Here’s part two of my interview with Anna Guest-Jelley, a certified yoga instructor and founder of Curvy Yoga. (Check out part one here.)

Anna believes in being healthy at every size. (Me too!) She’s dedicated to promoting the messages of joyous movement and self-acceptance at every shape.

Instead of focusing on shame and self-loathing – which we see promoted all-too often by the media and even some health professionals – Anna helps people challenge such negative ideas and feel safe and truly happy moving their bodies.

To me, this is a great gift to give to others.

She also writes a fantastic blog on her website. It’s wise, well-written and most importantly honest and genuine – which are just some of the qualities, among many, that I admire about Anna.

Below, Anna talks about what a positive body image means to her, what helps her stay positive, how to practice yoga at home and so much more!

Q: What does having a healthy body image mean to you?

A: Sometimes I get tripped up by the word “healthy” because I know it can be so loaded.  But really what it means for me is that I keep things in perspective.  It means:

  • Acknowledging that I’m fat and saying it out loud.  It’s a fact, not a judgment.
  • Knowing what’s a dieting trigger for me.
  • Doing my best to not fill my life with negative stress.
  • Holding space for “tight pant” days where I feel miserable simultaneously with the much broader understanding that I’m enough.  This may sound like a corny greeting card, but the fact that I’m here and breathing and doing my work and loving the people in my life is really just almost too beautiful to bear, and how snug my pants feel on any given day is a distraction from being present for that.

Q: What are your tips for building a positive body image?

A: Hands-down, my biggest help has been two things: my support team and time.  For the first, I’m fortunate to have very supportive people in my life, especially my husband, sister and best friend.

I also assembled a fantastic team of fat-accepting, HAES-supporting health practitioners, so I never have to worry about being shamed at the doctor and can get the help I need without judgment.

The second, time, is something I’ve had to carve out.  I used to fill all my time with extra jobs, committees, causes, etc.

And while I still have passion for many different things, I’m now ruthlessly choosy about how I spend my time.  This gives me the space I need to practice yoga, read books I love, and do whatever else I want/need to stay grounded and feel fabulous.

Q: What are some ways readers can practice yoga at home?

A: Oh my goodness, there are so many fantastic opportunities to practice yoga at home!  When I first started practicing yoga in my dorm room in college, there weren’t too many options available.

Today, though, there are hundreds of DVDs (and plenty of libraries carry some that you can try out before purchasing) in addition to books and online classes.  I have a great list of home yoga resources specifically for curvy yogis over at my website.

Home practice is excellent for so many reasons.  Here are my favorite three:

  1. It can prepare people who are unsure about going to a class by helping them learn more about the basics.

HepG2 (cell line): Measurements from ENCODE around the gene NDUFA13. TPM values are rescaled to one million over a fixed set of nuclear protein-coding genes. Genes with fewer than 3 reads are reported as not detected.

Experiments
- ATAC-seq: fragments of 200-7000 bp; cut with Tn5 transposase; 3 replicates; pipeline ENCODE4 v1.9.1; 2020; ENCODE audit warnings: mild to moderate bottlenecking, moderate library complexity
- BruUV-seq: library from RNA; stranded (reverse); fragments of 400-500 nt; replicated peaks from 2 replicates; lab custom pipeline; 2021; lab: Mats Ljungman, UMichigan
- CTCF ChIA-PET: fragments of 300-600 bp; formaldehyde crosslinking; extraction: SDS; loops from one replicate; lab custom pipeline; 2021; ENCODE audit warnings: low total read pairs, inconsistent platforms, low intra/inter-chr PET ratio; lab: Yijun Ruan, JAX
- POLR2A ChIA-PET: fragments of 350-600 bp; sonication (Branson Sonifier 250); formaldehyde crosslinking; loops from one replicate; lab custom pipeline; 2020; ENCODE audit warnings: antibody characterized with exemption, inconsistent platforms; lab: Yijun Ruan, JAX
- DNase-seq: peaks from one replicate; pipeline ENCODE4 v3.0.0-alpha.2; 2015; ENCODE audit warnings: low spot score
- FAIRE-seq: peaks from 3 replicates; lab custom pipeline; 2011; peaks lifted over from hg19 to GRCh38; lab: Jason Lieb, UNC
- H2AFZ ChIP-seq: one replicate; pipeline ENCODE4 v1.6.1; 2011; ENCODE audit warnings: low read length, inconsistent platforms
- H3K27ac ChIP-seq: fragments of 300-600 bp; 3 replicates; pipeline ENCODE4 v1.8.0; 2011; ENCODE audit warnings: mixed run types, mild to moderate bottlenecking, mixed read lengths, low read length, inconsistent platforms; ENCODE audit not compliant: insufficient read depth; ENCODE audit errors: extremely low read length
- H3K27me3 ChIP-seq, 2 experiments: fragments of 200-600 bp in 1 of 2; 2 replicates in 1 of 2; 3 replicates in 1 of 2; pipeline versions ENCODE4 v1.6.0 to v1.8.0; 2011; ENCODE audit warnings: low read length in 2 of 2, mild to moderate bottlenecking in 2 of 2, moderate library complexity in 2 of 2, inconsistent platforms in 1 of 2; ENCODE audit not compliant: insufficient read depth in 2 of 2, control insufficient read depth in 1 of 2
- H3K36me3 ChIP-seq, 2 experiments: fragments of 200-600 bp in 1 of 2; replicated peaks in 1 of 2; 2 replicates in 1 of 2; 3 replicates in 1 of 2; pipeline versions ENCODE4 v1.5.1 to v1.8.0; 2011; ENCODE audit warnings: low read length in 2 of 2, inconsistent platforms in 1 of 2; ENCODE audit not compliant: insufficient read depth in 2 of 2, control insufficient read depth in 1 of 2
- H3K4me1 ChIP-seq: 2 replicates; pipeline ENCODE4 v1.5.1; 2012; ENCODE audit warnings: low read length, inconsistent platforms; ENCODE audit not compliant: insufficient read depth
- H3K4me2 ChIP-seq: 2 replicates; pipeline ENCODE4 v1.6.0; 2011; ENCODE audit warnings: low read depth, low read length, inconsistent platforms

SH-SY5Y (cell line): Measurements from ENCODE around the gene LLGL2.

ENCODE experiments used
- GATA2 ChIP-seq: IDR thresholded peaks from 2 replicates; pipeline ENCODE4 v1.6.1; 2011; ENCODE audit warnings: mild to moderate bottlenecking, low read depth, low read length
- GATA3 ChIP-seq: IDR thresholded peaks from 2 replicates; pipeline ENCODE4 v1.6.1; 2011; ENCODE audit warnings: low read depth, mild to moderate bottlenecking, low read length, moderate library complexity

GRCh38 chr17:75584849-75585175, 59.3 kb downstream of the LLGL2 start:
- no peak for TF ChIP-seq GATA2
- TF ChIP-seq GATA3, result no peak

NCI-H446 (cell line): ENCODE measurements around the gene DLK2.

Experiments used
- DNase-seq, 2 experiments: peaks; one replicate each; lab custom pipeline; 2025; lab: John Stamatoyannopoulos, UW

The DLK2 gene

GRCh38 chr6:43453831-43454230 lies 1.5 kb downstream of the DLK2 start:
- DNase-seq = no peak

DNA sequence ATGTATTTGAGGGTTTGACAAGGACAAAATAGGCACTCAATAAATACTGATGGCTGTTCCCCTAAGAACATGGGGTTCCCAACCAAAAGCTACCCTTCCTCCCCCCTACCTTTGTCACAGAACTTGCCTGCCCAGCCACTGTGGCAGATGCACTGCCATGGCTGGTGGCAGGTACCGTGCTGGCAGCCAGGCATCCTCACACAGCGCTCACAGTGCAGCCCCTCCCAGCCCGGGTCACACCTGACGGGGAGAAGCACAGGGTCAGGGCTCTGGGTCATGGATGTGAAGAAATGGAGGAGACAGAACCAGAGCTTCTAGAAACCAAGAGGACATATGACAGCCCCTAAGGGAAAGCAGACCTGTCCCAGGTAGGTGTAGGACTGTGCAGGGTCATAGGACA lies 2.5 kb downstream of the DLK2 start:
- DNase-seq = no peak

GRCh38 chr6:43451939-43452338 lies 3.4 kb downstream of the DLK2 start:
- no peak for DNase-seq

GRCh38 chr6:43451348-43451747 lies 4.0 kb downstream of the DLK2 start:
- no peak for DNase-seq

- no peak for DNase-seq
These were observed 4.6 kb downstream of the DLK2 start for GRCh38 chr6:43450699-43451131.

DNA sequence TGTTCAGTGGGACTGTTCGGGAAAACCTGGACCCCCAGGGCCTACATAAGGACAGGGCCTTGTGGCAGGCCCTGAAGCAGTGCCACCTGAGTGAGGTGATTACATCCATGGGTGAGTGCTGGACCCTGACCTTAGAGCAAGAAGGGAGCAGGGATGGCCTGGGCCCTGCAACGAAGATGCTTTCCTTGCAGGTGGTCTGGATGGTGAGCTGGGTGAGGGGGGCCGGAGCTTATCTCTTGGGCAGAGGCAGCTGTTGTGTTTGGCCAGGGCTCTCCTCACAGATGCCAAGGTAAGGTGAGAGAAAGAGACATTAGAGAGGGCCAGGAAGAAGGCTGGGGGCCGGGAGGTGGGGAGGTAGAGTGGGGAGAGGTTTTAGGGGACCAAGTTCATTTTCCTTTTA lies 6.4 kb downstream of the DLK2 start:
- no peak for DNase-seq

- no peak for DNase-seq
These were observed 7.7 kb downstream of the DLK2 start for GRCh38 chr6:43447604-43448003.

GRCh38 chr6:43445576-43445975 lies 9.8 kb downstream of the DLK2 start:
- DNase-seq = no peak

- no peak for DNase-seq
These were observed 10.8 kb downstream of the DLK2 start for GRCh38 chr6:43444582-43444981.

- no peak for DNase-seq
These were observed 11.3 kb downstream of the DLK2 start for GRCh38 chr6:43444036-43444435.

2. You can do it whenever you have time, so if a class at your local studio doesn’t fit your schedule (or budget), you can still practice.
  3. It helps you cultivate your inner teacher and learn what works best for your unique body.

I have several posts on my site with tips, strategies, and sequences for curvy yoga practice specifically.

Q: Aside from practicing yoga, what other ways do you practice self-care?

A: The time thing I mentioned is huge.  But I also meditate, take baths, have meandering phone calls with my sister, journal, read fiction that sucks me in, get acupuncture regularly, watch funny television shows, and laugh at my silly puppies.

Q: What are your favorite body positive resources?

A: Great question!  I’m a total book-hound, so it’s hard to narrow it down, but here are my top picks:

Q: Anything else you’d like readers to know?

A: I love to read the work of Donna Farhi, a great yoga teacher.  One of the things Donna says is that “the best [yoga] practice can only be defined as the one that works.”

I think the same is true of all our practices, including developing a positive body image.  The process of figuring out what works for us as individuals, whether in a pose on the yoga mat or in the midst of a dieting meltdown, is one of the most important things we can do.

—-

I’m so grateful to Anna for speaking with me and for sharing her wise words with us!

What resonated with you in Anna’s interview? Do you practice yoga? What are your favorite body positive resources? How do you practice self-care?

P.S., Yesterday, Joy kicked off this month’s Self-Discovery, Word by Word series. February’s word is “pleasure!” In the post, Joy also lists some great questions to help us explore this word. The deadline is Feb. 21st, so if you want to participate, there’s plenty of time! Read Joy’s post here.

 


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    Last reviewed: 9 Feb 2011

APA Reference
Tartakovsky, M. (2011). Building A Positive Body Image & Yoga Practice: Part 2 With Anna Guest-Jelley. Psych Central. Retrieved on November 23, 2014, from http://blogs.psychcentral.com/weightless/2011/02/building-a-positive-body-image-yoga-practice-part-2-with-anna-guest-jelley/

 

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